Jobs was a visionary in this area, shrewd, obsessive with detail and a master of integrated systems, strategy and communication.

The lord of all he surveyed.

But as we can see from text quoted above, he was also a fool, sensu strictu.

This combination of technical and commercial perfection combined with a lack of elementary common sense is what makes him the perfect metaphor for America today… with the rest of the world tagging along.

Cross posted from:

SOPA + PIPA (additional reading)

11:18 am in Uncategorized by David Seaton

If nature has made any one thing less susceptible than all others of exclusive property, it is the action of the thinking power called an idea, which an individual may exclusively possess as long as he keeps it to himself; but the moment it is divulged, it forces itself into the possession of every one, and the receiver cannot dispossess himself of it. Its peculiar character, too, is that no one possesses the less, because every other possesses the whole of it. He who receives an idea from me, receives instruction himself without lessening mine; as he who lights his taper at mine, receives light without darkening me. Thomas Jefferson

At a certain stage of their development, the material productive forces of society come in conflict with the existing relations of production, or — what is but a legal expression for the same thing — with the property relations within which they have been at work hitherto. From forms of development of the productive forces these relations turn into their fetters. Then begins an epoch of social revolution. With the change of the economic foundation the entire immense superstructure is more or less rapidly transformed.(…) higher relations of production never appear before the material conditions of their existence have matured in the womb of the old society itself. Karl Marx

As a result, the legislative battle over two once-obscure bills to combat the piracy of American movies, music, books and writing on the World Wide Web may prove to be a turning point for the way business is done in Washington. It represented a moment when the new economy rose up against the old.(…) “The problem for the content industry is they just don’t know how to mobilize people,” said John P. Feehery, a former House Republican leadership aide who previously worked at the motion picture association. “They have a small group of content makers, a few unions, whereas the Internet world, the social media world especially, can reach people in ways we never dreamed of before.” New York Times

When I was in junior high, I had this wonderful science teacher, Mr. Lazlo, a very vocational teacher who was always finding creative ways of teaching. He even let me turn in my homework in comic book form. I adored him.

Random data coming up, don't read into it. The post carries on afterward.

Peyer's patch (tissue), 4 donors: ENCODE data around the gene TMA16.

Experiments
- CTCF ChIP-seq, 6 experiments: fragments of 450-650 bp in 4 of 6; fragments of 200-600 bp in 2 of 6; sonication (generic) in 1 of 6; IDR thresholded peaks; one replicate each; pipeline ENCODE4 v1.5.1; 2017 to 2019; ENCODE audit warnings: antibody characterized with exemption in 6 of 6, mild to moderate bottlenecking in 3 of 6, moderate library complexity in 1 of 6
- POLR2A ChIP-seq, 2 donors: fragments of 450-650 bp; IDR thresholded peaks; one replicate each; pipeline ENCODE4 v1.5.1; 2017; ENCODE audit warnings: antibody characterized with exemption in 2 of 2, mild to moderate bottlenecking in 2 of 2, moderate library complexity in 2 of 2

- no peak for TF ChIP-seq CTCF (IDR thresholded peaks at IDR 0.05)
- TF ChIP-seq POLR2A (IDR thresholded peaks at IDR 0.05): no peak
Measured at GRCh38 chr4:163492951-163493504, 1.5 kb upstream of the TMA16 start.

One spring Mr. Lazlo brought an incubator to class filled with fertilized chicken eggs. Every day we would cut open one of the eggs and examine the development of the fetuses.

Day by day we saw the fascinating change from a clot of blood to something that looked more like a chicken.

Finally the day came for the surviving baby chicks to hatch.

Little holes began to appear in the shells as the chicks tried to peck their way out.

When the chicks were managing to get their heads free of the shell, Mr. Lazlo suggested that we help some of the chicks get out of the shell and let the others get out the best they could.

The ones we helped soon died. Apparently the act of getting out of the shell was a vital part of their development.

Cross posted from:

Themes for 2012: The Technology (special for the 20 somethings)

9:18 am in Uncategorized by David Seaton

Probably the most useful service that older people can perform for young people is to convey to them the reality of life-modifying change. Anyone in their sixties, or older, today has seen the “unthinkable” occur several times in the course of their lives and as the song goes, they have probably been “up and down and over and out”, enough times to have absorbed or at least have some intuition of the Buddhist concept of “annica” or impermanence: the constant flux of life.  Having seen so much of it, having had to recycle themselves, perhaps several times, having seen the young and the beautiful wither and die, many older people hate and fear change.

For an older person to welcome change requires having embraced the spiritual value of annica and presents for them a constant inner struggle.

Younger people of course, usually welcome the idea of change, perhaps, because though sensing its value, they have little idea of its price.

Lets look at the changes the future may bring to those who have a lot of future to look forward to. Read the rest of this entry →

The magnificent quest for Shinola

11:58 am in Uncategorized by David Seaton

Shinola, take a whiff

Watching the antics of Romney, Santorum, Bachman, Paul, Cain and Perry and contemplating the mere possibility that someone who should only be handled with forceps like Newt Gingrich could now lead a party once led by Abraham Lincoln or Dwight Eisenhower, one gets the feeling that the spirit of the republic is a little like the Bruce Willis character in “The Sixth Sense”, he’s dead but doesn’t know it yet and only one small boy seems to understand the situation… Perhaps the Occupy Wall Street movement is that “small boy”.

In American-Speak someone of little understanding is said to be unable to distinguish between excrement and shoe polish, we say then that he or she “can’t tell shit from Shinola”.  It appears that in the Occupy Wall Street movement, a perhaps critical mass of Americans have taken it upon themselves to investigate the why and the how of the odor coming from the collective “shoe” and have set about to do something about it. Not a moment too soon if the race for the Republican presidential nomination is any sort of a leading olfactory indicator of the nation’s mental health. Read the rest of this entry →

The WikiLeaks Cables: The Portrait of an Empire

10:34 am in Uncategorized by David Seaton


Not really the image that America would like to project at this moment

There are Wikileaks cables from almost every imaginable part of the world, but since I live in Spain, I’ll fill you in on some of the dump’s specific effects on Spanish political life. Read the rest of this entry →